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Consider the standard embedded $n$-cross polytope $P_n$ with vertices $\pm e_i \in \mathbb R^n$. Let us consider decompositions of this polytope into $2^{n-1}$ simplices, such that these simplices have only vertices that are also vertices of $P_n$. How many different such decompositions exist? (Note that such a decomposition is not necessarily a triangulation.)

Secondly, I want to know the same about the $n$-polytope $Q_n$ which is defined to be the convex hull of the set $\{e_i+e_j \in \mathbb R^{n+1} \ | \ 1 \leq i < j \leq n+1\}$. (Think about $Q_n$ as a $n$-simplex which is twice as large as usual and has its corners removed.)

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The cross-polytope has $2n$ vertices in $n$ antipodal pairs. A simplex with $n+1$ points from these must contain exactly one antipodal pair of points, since if it contains more than one, it has a square face and $0$ volume. So, the simplex is the union of two adjacent cones over facets, or the intersection of the cross-polytope with two adjacent orthants. This means a division of the cross-polytope into $2^{n-1}$ simplices corresponds to a perfect matching of the dual hypercube. These are counted by A005271. The first $7$ values are known. The number increases extremely rapidly, doubly exponentially, since one lower bound is $2^{2^{n-2}}$ (matchings contained in $2^{n-2}$ parallel squares) and one upper bound is $n^{2^{n-1}} = 2^{(\log_2 n) 2^{n-1}}$ (choose a direction for each odd vertex of the cube).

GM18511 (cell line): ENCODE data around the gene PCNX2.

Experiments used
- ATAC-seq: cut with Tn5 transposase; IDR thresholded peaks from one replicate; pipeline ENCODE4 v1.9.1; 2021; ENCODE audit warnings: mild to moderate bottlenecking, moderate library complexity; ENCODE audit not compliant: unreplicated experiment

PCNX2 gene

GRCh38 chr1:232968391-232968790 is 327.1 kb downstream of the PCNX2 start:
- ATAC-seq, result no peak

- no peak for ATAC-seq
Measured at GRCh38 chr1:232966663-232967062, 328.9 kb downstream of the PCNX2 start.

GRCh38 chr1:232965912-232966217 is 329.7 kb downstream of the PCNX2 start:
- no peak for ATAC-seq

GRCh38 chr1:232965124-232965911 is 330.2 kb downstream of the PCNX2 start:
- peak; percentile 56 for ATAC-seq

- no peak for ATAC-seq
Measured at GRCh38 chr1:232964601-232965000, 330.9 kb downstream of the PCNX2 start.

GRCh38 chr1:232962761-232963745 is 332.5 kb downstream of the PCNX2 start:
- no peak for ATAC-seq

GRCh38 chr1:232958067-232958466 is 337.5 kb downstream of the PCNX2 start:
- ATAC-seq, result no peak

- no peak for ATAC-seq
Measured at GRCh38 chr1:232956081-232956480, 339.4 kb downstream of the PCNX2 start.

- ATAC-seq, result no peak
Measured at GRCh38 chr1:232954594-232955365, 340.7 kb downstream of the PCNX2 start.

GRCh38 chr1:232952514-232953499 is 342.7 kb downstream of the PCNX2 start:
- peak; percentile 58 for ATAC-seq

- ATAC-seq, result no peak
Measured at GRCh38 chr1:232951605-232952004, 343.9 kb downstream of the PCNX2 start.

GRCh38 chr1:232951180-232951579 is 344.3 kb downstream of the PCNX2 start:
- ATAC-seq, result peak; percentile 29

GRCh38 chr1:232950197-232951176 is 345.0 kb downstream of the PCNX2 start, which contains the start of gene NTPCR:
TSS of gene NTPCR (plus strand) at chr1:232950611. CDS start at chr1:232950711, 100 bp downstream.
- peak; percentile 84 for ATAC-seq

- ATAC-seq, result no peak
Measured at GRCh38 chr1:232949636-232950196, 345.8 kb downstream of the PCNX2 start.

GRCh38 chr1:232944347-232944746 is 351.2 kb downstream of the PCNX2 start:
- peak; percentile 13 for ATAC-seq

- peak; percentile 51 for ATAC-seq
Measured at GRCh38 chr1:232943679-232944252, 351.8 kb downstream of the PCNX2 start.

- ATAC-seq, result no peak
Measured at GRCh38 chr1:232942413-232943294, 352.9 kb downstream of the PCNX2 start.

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Edit: This doesn't answer the question the poster is asking about decompositions.

The $n$-dimensional cross-polytope $P_n$ can be triangulated (divided into simplices, without adding vertices) in exactly $n$ different ways. Each of these has $2^{n-1}$ simplices.

A quick google search finds Example 6.3.14 in the book "Triangulations: Structures for Algorithms and Applications". They don't give a proof (and they have a typo, I think). This fact is also mentioned without proof in Example 4.9 of the paper "Splitting polytopes". Anyway, this seems to be a "standard fact".

Much less seems to be known about the triangulations of $Q_n$, the "rectified $n$-simplex".

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    $\begingroup$ "Divided into simplices, without adding vertices" is not enough to specify "triangulated", since it doesn't exclude decompositions where faces don't meet full faces (e.g., take the triangulation of the octahedron into two pairs of tetrahedra, each pair forming a square pyramid, and rotate by a quarter-turn one of the pyramids). Decompositions of the kind "divided into simplices, without adding vertices" are more numerous. $\endgroup$ – Yoav Kallus Apr 16 '15 at 15:50
  • $\begingroup$ Good point. I missed that. I will ask the original poster which kind of decomposition they actually wanted. $\endgroup$ – Sam Nead Apr 16 '15 at 20:02
  • $\begingroup$ I actually meant all decompositions, not just triangulations. And I am more interested in the second than in the first example. $\endgroup$ – Jens Reinhold Apr 17 '15 at 6:12
  • $\begingroup$ Ok. I edited your question to make that clear, and fixed a typo. I'll leave my non-answer here just in case it helps anybody. $\endgroup$ – Sam Nead Apr 17 '15 at 16:15

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